Pollster Fred Yang said that even among the 32 percent who said they would vote against expanding gambling, 71 percent of them want it on the ballot for a vote.
Yang said the poll also tested pro and con statements about casino gambling.
Statement A said, "By putting the issue of casino gaming on the ballot in a statewide election, the state legislature is not approving casino gaming, but merely giving the voters of Kentucky the chance to decide for themselves."
Statement B, which included language from recent remarks by the anti-casino Family Foundation, said, "Any state legislator who votes in favor of putting the issue of casino gaming on the ballot is actually casting a vote for expanded casino gaming in Kentucky. If a state legislator is truly opposed to casino gaming, then he or she should vote against putting the issue on the ballot."
Yang said that even after being read those statements, 80 percent of those polled wanted a vote on gambling.
Support for a vote remained strong among Democrats, independents and Republicans, but it slipped most among Republicans, of whom 15 percent opposed a vote.
Tracks happy with results
"We are encouraged by, and would agree with, Kentuckians' strong desire to participate in a statewide vote on casino gaming," said Vince Gabbert, vice president and chief operating officer for the Keeneland Association. "Kentucky's horse industry continues to face increasing competition from neighboring states that use revenue from casino gaming to provide incentives to racing and breeding operations. By acting now, we have a chance to stem the tide and keep Kentucky's signature industry from falling further behind."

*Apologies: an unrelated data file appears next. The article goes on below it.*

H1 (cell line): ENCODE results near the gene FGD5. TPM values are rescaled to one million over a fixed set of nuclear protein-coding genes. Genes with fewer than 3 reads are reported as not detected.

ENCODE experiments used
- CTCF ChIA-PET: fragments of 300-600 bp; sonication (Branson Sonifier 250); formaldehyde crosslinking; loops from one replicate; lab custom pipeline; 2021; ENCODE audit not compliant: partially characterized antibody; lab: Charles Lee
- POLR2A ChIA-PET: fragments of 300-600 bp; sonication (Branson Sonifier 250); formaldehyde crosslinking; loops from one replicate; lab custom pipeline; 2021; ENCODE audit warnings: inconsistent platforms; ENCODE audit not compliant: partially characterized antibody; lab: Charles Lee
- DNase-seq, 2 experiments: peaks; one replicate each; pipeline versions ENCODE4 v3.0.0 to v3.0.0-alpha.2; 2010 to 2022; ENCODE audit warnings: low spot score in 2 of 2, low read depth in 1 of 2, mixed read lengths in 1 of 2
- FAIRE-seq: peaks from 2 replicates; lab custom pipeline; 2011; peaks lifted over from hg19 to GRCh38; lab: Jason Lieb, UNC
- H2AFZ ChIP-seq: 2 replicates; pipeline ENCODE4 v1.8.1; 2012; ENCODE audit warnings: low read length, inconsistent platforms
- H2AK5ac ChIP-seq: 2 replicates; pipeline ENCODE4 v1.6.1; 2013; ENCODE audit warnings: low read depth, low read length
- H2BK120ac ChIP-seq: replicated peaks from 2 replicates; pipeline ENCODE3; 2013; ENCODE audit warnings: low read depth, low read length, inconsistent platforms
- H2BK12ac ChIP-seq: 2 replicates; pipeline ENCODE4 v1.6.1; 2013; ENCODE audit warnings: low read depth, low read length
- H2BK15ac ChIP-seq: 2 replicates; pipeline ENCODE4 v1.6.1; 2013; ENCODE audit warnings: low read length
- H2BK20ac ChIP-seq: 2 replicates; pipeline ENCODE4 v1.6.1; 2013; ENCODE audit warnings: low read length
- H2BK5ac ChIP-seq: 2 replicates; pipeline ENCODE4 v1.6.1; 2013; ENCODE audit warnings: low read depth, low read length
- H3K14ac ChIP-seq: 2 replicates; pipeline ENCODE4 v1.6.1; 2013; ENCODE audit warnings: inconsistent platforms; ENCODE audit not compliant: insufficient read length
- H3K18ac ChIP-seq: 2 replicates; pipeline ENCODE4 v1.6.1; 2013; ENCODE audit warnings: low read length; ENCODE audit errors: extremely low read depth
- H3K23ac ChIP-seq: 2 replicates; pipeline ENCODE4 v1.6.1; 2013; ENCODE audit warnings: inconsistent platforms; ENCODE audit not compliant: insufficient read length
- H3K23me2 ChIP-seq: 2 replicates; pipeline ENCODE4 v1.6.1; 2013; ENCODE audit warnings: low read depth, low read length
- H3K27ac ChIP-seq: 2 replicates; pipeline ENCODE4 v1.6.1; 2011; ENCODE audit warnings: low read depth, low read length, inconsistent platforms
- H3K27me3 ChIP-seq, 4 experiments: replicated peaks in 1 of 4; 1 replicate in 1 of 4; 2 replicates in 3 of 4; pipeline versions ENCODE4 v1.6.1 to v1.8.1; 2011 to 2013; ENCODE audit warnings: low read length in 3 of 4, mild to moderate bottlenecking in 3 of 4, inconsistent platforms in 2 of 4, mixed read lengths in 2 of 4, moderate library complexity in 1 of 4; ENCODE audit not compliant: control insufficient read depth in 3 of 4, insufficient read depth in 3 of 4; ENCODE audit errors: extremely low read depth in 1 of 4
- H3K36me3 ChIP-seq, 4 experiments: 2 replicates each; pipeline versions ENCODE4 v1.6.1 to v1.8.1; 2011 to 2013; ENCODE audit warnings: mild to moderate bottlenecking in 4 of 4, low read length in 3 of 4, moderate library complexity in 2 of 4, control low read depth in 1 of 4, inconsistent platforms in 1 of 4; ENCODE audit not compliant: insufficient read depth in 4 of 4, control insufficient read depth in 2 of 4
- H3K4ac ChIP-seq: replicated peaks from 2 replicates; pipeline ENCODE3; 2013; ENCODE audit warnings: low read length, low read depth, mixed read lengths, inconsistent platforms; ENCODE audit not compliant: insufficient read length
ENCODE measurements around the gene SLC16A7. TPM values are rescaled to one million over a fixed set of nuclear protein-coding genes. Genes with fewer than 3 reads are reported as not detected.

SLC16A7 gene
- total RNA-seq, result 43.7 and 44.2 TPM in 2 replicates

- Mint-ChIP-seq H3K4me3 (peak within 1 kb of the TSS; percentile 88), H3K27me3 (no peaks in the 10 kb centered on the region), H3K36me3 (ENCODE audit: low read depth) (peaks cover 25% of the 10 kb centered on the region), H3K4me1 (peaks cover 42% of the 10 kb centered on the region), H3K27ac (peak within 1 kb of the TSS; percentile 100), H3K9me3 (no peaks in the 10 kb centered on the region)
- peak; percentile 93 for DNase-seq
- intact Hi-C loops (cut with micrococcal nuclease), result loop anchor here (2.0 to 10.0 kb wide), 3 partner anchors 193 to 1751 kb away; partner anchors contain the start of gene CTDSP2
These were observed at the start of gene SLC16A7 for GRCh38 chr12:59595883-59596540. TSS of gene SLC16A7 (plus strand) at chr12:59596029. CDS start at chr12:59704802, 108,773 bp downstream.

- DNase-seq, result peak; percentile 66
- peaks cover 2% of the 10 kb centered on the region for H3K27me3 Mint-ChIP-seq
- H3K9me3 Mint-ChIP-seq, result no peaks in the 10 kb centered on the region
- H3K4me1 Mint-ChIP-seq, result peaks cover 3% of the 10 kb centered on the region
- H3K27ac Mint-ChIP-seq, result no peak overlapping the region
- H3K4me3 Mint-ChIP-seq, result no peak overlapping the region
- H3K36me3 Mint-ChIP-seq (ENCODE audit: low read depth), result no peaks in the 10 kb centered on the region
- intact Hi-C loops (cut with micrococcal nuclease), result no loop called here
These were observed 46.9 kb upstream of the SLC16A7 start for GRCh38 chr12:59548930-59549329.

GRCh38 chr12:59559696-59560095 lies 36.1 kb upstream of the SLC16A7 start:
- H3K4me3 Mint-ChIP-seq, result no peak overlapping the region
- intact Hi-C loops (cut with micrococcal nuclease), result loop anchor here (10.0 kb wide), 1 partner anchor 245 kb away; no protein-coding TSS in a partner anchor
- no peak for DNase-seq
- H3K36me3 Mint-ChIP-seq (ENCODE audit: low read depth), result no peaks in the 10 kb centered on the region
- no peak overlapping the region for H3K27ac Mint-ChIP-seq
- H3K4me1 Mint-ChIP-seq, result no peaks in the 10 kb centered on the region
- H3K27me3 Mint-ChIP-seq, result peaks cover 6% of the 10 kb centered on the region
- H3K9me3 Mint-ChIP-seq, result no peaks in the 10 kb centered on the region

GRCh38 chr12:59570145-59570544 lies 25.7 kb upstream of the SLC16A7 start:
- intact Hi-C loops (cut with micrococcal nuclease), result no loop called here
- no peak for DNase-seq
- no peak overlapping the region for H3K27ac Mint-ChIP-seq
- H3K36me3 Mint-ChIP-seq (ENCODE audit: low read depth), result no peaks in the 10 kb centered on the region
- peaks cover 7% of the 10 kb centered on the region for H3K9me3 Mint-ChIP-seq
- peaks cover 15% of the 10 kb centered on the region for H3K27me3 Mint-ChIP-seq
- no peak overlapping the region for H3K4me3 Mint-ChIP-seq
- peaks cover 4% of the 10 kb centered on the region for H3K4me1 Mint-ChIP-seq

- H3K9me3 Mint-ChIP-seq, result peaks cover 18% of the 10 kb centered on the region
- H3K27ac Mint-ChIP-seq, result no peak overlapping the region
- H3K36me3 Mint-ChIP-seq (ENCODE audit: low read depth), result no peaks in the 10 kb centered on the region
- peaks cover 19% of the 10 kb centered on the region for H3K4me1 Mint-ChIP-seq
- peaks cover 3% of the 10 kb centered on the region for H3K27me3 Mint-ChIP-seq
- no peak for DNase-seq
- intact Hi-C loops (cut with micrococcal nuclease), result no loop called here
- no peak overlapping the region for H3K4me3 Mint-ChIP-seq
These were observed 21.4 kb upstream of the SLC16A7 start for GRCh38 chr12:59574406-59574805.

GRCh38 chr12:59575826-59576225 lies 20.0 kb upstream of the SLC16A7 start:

Gabbert said the tracks plan to continue working with Beshear's office on potential amendment language. He said he thinks a bill could be introduced in January. Lawmakers do not plan to introduce enabling legislation at this point, Gabbert said. And tracks do not plan to press for a specific percentage of any gambling revenue, he said.
"There's no sense trying to cut up the pie until it's made," Gabbert said.
"In today's political climate, to have 87 percent of voters demonstrate support for any issue is remarkable," Brett Hale, senior vice president of corporate and government affairs for Churchill Downs Inc., said in a statement in response to the poll. "We look forward to sharing this data with decision makers in Frankfort and working with the governor and the legislature to pass a constitutional amendment and subsequent enabling legislation that ensures the protection of Kentucky's signature horse industry for generations to come."
Foes call it a 'push poll'
The Family Foundation called the survey a misrepresentation of the constitutional-amendment process.
"Anytime you ask people whether they want to vote on something, they'll say 'yes,' " Cothran said. "People always want to have their say, no matter what the issue is. But putting it this way misrepresents the constitutional-amendment process in this state and misportrays it as a ballot-initiative process, which it isn't. For all practical purposes, this is a push poll."
He questioned what the response would have been had other questions been asked: "What would the response have been had they asked questions like, 'Do you think Kentucky should write into its constitution a full or partial monopoly for casino-style gambling to horse tracks that are owned by millionaires?'"
The group called for the public release of all the questions on the survey, and the order in which they were asked, all of which are factors that could affect results.